This is now possible.
Announced in a recent blog post, you can now use a bunch of new search operators, including RFC 822 message ID.
From Gmail Help - Using advanced search
Find a message by the message-id header
Meaning: Locates the exact message ...
If you click "1-20 of [...]" you will see options to jump to the Newest or Oldest. The Oldest option isn't available if Gmail is still calculating the results so you may need to wait until the query finishes processing. Wait some time and hit the Older button to update the menu.
Thanks to this answer, I've discovered that amazon respects + before a keyword too!
For example: Radeon +7990 will give you exactly 7990's results and not variations on models like 6990 or 7970 like it normally does.
I just realized that I can narrow down the search results with more search operators.
Specifically, the before:1999/01/01 is very useful for this! I can set progressively older dates to reduce the results until I see what I need.
Perhaps this is because when linking to Google+ members the + is a prefix to the member name.
See, e.g, Google Kills Its Other Plus, and How to Bring It Back on Wired:
Google wouldn’t disclose exactly why they phased it out, though it seems obvious that they’re paving the way for Google+ profile searches. When Google+ launched, instead of adopting ...
The default search works as though there is an implied AND operator between each search key-value pair:
is:pr is:open author:monishdeb
If you specify more than one key-value pair for a key, it uses the last one, and suppresses earlier ones in the query when results are presented.
The advanced search works as though there is an implied OR operator between ...
Road.li lets you put in your start point, end point, and a query, and it will show you places that match the query along your route. It also shows how much time each place adds to your trip.
It is a tool that I created.
GitHub's built in search covers the and, not, and or operators, as well as various other comparisons. GitHub's general guidelines on searching are located here: https://help.github.com/articles/searching-github/
With its search syntax described here: https://help.github.com/articles/search-syntax/
As of July 2015, at least there is no reliable way to use a NOT operator.
At least on Amazon.de searching for hard drive -usb will reduce the number of USB drives, but already the last result on the first page contained "USB" in the title.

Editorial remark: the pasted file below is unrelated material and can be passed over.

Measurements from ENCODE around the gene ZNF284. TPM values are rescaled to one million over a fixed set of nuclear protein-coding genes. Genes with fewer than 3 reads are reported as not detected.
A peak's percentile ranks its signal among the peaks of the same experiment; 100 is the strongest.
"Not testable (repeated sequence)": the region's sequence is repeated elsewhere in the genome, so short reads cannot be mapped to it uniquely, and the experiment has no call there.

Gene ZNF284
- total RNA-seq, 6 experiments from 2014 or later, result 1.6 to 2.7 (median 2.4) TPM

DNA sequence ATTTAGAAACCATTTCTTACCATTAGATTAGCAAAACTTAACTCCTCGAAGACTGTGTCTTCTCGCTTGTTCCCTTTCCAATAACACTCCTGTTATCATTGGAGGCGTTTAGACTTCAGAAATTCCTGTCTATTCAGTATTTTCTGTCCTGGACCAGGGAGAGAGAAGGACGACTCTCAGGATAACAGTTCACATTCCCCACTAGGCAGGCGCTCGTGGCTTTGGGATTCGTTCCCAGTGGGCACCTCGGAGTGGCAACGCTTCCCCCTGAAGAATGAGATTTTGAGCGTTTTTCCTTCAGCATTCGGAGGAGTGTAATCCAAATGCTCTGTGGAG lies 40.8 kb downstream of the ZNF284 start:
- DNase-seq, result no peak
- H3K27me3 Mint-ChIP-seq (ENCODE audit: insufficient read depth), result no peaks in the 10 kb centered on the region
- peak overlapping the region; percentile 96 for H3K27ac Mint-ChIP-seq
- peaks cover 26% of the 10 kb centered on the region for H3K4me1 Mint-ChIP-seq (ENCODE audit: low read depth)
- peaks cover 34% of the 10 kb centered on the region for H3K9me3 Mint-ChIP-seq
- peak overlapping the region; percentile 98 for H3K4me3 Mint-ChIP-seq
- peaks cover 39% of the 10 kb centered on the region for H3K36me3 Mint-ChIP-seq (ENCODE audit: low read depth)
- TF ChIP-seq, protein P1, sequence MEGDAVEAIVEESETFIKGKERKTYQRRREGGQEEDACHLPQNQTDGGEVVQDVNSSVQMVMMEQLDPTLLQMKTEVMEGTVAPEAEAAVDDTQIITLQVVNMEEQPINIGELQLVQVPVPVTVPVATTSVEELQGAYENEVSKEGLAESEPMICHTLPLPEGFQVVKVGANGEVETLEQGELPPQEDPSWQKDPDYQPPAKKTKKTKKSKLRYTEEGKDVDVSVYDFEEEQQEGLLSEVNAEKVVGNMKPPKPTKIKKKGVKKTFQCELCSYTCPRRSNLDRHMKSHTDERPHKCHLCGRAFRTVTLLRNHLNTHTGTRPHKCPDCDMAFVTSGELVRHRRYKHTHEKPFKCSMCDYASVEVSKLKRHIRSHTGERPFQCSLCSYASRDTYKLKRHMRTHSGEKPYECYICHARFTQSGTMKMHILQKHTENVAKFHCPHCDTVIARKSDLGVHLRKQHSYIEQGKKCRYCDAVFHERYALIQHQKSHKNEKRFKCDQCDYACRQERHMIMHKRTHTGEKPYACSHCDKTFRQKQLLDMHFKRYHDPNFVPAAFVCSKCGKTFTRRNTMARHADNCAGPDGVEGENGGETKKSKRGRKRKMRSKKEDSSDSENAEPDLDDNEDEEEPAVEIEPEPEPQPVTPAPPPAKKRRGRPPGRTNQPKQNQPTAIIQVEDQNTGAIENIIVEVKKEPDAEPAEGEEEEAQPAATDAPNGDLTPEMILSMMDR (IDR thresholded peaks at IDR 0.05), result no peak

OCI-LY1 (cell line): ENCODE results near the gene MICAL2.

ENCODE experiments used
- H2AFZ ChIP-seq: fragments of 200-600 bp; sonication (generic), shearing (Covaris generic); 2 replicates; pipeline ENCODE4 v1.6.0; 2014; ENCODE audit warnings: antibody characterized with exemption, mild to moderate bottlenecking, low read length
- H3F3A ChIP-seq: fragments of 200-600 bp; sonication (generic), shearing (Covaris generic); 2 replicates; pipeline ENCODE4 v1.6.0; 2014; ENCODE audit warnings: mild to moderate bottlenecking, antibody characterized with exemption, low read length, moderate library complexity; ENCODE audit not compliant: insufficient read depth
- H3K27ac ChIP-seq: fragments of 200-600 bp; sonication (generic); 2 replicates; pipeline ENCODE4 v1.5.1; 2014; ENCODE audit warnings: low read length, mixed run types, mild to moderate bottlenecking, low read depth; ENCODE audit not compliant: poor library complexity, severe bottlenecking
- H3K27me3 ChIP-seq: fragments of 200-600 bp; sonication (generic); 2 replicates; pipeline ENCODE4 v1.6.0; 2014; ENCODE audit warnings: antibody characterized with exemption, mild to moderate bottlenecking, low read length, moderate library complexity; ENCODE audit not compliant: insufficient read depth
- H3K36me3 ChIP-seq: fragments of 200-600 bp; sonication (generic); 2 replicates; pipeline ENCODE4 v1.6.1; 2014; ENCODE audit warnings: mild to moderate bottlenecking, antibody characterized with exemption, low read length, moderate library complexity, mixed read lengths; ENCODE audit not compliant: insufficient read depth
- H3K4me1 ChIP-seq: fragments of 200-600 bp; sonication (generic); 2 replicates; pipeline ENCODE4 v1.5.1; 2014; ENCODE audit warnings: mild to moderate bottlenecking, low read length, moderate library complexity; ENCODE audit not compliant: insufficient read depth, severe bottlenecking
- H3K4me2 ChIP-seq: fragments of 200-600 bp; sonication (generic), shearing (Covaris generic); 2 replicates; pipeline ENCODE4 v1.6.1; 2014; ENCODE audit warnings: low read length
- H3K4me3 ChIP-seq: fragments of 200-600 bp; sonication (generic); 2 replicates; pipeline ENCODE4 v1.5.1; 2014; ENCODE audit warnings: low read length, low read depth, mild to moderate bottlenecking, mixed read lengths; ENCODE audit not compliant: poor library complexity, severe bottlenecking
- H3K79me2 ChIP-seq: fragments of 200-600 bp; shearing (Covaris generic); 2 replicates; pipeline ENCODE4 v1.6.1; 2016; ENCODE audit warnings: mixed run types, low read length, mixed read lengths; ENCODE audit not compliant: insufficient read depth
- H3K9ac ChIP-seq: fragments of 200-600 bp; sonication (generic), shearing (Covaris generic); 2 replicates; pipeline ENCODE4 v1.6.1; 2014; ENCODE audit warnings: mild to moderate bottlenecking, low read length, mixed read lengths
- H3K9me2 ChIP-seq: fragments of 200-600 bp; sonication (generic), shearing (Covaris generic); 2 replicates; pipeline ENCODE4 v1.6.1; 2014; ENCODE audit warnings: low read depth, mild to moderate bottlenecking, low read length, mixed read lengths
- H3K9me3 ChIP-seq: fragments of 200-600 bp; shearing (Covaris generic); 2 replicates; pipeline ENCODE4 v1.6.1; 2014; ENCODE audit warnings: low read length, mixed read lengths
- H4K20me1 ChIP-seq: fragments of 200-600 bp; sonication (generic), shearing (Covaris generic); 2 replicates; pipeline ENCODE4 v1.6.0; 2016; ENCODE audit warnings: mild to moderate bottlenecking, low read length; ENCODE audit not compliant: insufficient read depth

Searching for tischventilator -usb (German for table fan) on the other hand pushes usb devices even more to the top ...
As the title says, is it possible to look up the Facebook profile which corresponds to a particular email address, if there is one? What's the simplest way to do so?
Yeah, just enter the email address in to the search box. If that's known to facebook then it'll bring up that person.
You should be able to search your timeline with Qsearch
Enter your query after authorizing the application and you should see something like the following
There is also the option to search other timelines
It searches the metadata as well so you can search for YouTube videos like
You can search only for reminders by adding the search operator "is:reminder" to your search.
If you want only reminders that have not been marked done, add "in:inbox"
keyword is:reminder in:inbox
I tried several things and found some things out.
You can't change it by yourself.
The most contacted address is picked when there are multiple ones.
When you haven't contacted a person before, the most recently added address is picked.
The order in which the addresses are listed up in the contact details is unimportant.
It's sad that there is now way of ...
Google have just launched their own reverse image search;
Now you can explore the web in an entirely new way by beginning your Google search with an image.
Hope this helps.
Google hasn't said, but the speculation amongst the Technorati is that it's related to Google+. Now that they've got The Plus and they're integrating it everywhere, they're likely reserving it for some specialized search related to Google+.
What that might be? Your guess is as good as mine.